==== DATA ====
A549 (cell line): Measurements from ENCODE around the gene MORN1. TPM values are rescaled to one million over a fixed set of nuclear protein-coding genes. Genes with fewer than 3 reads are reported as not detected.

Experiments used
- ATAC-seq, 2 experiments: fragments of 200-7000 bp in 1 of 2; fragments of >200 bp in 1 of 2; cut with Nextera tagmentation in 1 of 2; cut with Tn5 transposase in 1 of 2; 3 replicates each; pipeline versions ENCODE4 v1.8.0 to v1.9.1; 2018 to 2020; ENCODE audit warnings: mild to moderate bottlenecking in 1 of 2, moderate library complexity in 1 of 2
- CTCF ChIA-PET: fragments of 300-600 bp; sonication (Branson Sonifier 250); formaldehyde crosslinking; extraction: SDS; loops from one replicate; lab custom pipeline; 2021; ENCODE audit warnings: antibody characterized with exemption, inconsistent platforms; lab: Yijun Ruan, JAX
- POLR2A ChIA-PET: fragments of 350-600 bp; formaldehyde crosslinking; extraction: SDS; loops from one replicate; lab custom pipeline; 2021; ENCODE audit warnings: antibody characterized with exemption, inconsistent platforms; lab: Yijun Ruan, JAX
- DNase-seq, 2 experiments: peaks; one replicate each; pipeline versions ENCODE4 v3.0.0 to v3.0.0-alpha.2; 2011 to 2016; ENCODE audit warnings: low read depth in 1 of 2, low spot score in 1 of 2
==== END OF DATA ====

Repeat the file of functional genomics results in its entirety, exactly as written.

A549 (cell line): Measurements from ENCODE around the gene MORN1. TPM values are rescaled to one million over a fixed set of nuclear protein-coding genes. Genes with fewer than 3 reads are reported as not detected.

Experiments used
- ATAC-seq, 2 experiments: fragments of 200-7000 bp in 1 of 2; fragments of >200 bp in 1 of 2; cut with Nextera tagmentation in 1 of 2; cut with Tn5 transposase in 1 of 2; 3 replicates each; pipeline versions ENCODE4 v1.8.0 to v1.9.1; 2018 to 2020; ENCODE audit warnings: mild to moderate bottlenecking in 1 of 2, moderate library complexity in 1 of 2
- CTCF ChIA-PET: fragments of 300-600 bp; sonication (Branson Sonifier 250); formaldehyde crosslinking; extraction: SDS; loops from one replicate; lab custom pipeline; 2021; ENCODE audit warnings: antibody characterized with exemption, inconsistent platforms; lab: Yijun Ruan, JAX
- POLR2A ChIA-PET: fragments of 350-600 bp; formaldehyde crosslinking; extraction: SDS; loops from one replicate; lab custom pipeline; 2021; ENCODE audit warnings: antibody characterized with exemption, inconsistent platforms; lab: Yijun Ruan, JAX
- DNase-seq, 2 experiments: peaks; one replicate each; pipeline versions ENCODE4 v3.0.0 to v3.0.0-alpha.2; 2011 to 2016; ENCODE audit warnings: low read depth in 1 of 2, low spot score in 1 of 2